I’ve learned what my limitations are now and I’ve been able to do more as I’ve become a little stronger this year but if I push myself too hard, I know how damaging it can be for my condition so I do have to keep a good balance.
Have a nap, you’ll feel better
If only it was that simple. Unfortunately, I’m not going to wake up feeling all bright eyed and bushy tailed after a nap or a night’s sleep. Sometimes, naps make me feel even worse so I steer away from having them.
You’re so lucky you get time off school
This doesn’t apply to me anymore because I’m no longer in school but it was something people told me quite often when I was.
I didn’t consider myself lucky in any way and, to be honest, I was quite gutted on the days I couldn’t make it into school because I wanted to do well and I hated the thought of missing work and falling behind.
Have you tried herbal remedies? I think they’d really help you.
I’m not sure I’d want to try them even if I didn’t have chronic fatigue! And, to be honest, I think it would take a lot more than a herbal remedy to make me feel better.
Why don’t you just get on with it?
Some people just see the tiredness that coincides with CFS, they don’t see the extent of that tiredness and don’t understand how debilitating the condition can be. Trust me, if I could ‘just get on with it’, I would.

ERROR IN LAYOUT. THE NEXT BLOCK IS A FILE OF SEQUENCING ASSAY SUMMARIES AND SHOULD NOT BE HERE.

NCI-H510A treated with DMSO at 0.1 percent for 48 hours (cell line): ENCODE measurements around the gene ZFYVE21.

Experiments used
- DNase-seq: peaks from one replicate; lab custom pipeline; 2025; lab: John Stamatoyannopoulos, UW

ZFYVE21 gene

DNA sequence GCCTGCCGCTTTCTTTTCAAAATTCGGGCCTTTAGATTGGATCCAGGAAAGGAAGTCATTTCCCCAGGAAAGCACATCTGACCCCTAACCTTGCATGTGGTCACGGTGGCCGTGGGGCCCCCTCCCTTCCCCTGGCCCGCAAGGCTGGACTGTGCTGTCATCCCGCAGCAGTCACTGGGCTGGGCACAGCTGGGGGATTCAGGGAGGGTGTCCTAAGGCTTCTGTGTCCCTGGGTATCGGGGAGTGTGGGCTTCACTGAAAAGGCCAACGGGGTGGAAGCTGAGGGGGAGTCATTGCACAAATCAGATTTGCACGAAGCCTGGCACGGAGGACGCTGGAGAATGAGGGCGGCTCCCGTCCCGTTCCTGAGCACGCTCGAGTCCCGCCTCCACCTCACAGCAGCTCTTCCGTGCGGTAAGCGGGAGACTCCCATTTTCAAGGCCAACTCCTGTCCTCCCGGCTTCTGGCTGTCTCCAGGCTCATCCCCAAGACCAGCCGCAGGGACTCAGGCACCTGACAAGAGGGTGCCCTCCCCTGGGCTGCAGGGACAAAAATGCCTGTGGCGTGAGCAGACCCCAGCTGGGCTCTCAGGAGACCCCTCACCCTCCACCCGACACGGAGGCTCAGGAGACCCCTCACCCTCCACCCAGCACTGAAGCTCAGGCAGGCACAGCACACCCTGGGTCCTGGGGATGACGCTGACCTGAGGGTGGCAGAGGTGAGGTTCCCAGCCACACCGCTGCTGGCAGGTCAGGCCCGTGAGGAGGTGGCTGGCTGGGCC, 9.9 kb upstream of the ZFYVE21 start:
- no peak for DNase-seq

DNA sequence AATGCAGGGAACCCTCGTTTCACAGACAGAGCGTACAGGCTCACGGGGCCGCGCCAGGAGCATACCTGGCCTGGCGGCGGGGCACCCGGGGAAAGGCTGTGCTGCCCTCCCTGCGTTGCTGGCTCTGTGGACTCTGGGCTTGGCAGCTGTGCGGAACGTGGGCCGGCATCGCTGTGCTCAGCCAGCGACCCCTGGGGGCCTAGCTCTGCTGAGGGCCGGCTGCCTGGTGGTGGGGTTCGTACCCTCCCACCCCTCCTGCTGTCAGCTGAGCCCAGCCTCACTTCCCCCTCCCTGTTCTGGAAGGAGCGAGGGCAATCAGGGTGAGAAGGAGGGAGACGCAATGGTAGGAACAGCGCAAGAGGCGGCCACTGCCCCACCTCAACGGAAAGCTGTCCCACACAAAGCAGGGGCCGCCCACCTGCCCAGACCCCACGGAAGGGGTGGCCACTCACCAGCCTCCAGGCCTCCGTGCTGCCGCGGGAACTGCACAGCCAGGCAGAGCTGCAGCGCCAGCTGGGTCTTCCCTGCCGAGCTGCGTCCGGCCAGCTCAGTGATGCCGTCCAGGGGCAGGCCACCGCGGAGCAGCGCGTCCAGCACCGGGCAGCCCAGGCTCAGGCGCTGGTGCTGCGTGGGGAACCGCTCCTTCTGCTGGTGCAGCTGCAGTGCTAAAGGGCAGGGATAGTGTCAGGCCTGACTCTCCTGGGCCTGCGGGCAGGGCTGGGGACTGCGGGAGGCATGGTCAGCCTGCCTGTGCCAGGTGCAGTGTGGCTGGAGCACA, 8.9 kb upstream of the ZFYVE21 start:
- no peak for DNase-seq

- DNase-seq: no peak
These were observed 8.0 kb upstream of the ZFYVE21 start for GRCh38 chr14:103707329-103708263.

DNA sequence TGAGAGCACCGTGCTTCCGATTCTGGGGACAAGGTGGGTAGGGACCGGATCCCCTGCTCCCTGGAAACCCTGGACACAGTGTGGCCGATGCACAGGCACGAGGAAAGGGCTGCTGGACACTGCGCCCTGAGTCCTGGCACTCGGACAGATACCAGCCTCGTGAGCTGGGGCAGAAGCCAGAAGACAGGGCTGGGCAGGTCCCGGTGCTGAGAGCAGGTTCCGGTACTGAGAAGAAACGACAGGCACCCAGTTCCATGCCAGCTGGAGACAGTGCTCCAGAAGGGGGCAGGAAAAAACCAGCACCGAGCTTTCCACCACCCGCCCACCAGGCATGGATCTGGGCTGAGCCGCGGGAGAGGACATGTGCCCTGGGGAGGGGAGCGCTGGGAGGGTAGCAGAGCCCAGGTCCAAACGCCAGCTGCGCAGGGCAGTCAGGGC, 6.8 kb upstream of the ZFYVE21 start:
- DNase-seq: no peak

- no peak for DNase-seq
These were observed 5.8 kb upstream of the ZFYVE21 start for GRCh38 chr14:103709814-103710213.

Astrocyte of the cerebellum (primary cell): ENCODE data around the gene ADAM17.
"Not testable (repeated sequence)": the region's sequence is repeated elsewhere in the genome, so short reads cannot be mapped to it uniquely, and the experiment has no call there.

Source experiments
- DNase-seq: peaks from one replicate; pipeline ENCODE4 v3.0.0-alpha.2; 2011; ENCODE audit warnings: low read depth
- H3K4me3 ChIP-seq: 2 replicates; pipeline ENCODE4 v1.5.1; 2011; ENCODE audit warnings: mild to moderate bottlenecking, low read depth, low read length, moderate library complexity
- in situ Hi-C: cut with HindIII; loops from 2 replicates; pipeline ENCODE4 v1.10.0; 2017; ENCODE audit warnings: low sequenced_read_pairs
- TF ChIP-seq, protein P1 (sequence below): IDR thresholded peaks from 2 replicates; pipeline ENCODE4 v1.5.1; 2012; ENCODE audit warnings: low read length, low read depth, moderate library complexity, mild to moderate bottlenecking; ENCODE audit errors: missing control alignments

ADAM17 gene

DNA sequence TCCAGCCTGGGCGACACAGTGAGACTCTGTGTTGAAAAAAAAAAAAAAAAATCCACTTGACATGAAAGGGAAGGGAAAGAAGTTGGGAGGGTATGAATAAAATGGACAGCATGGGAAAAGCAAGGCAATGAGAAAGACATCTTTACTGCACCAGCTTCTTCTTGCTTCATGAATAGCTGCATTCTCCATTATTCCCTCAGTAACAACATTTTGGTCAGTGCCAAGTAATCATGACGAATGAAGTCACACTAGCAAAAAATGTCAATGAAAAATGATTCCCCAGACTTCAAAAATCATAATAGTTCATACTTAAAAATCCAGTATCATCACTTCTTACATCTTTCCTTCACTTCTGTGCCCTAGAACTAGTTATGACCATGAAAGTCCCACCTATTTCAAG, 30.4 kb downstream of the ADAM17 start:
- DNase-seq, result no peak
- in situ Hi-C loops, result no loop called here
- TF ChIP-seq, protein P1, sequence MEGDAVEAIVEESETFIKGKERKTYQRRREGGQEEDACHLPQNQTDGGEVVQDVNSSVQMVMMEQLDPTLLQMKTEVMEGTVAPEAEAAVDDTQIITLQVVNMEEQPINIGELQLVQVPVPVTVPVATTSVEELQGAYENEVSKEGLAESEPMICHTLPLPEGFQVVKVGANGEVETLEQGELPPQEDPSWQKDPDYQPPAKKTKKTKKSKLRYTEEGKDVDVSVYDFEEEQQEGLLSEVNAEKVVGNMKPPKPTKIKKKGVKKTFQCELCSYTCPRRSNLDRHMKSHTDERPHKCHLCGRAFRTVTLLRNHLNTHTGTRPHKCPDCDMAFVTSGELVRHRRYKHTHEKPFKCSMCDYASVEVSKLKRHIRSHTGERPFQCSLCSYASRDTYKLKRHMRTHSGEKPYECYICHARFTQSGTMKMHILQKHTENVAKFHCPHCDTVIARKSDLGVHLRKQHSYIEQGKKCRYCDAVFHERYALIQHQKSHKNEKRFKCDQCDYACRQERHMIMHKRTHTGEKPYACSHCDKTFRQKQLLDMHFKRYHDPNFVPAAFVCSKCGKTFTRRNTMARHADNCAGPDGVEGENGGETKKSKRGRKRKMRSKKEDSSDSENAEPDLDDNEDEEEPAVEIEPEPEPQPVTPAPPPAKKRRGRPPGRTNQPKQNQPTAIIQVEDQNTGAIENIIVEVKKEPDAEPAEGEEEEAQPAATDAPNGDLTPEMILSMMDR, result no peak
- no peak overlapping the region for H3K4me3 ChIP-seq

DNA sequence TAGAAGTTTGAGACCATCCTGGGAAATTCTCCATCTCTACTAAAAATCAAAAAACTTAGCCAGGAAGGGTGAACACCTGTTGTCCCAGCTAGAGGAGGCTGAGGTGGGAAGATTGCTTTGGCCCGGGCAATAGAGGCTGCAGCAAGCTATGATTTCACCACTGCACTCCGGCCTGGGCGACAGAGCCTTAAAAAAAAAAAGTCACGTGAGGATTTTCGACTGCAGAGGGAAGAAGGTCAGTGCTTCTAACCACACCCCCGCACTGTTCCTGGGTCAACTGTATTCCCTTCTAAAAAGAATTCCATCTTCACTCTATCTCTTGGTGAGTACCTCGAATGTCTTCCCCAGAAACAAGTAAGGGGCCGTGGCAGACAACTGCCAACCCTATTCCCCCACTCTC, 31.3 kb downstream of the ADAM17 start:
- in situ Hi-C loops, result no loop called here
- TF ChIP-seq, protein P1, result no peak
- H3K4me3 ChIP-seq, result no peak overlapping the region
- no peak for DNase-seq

I know this person with CFS and they do this and that so why don’t you?
Even if someone has the same condition, it doesn’t mean that their symptoms are going to be the same.
There are varying levels of CFS/ME, it affects people in different ways and some people might find things that help them but it doesn’t necessarily mean that it will help others, it all comes down to unique experiences.
You look good today, you must be feeling better
Looks can be deceiving, trust me.
I know this comment is often said with the intent of being a compliment but sometimes it can be reflected as a lack of understanding.
Living with chronic fatigue for a while has meant that I’ve become better at being able to conceal how it’s making me feel.
I know that a lot of the things I’ve listed here are said with the best of intentions and people are merely just trying to empathise and perhaps, trying to understand in their own way.
Whilst empathy can go a long way, what really makes a difference is when someone asks me to explain my condition and how it affects me, when they say they want to gain a little more understanding. Whilst I don’t always have the energy to comb through the finer details of how CFS affects my life, I will always try to explain as best as I can.
I’d rather people ask questions than avoiding them and then, perhaps, making unnecessary assumptions which lead to all of the above being said.
Chronic fatigue can be lonely at times, especially if I miss out on doing things because of how I’m feeling. So, having people around me who are willing to understand is invaluable.
Not everyone knows what to do or what to say but I hope that posts like this can help to shift social attitudes and contribute to more awareness being raised about chronic illnesses.
Is there anything else that you hear a lot of as someone living with a chronic illness? Things that you don’t think is the best thing for someone to say? Let me know as I’d love to hear from you.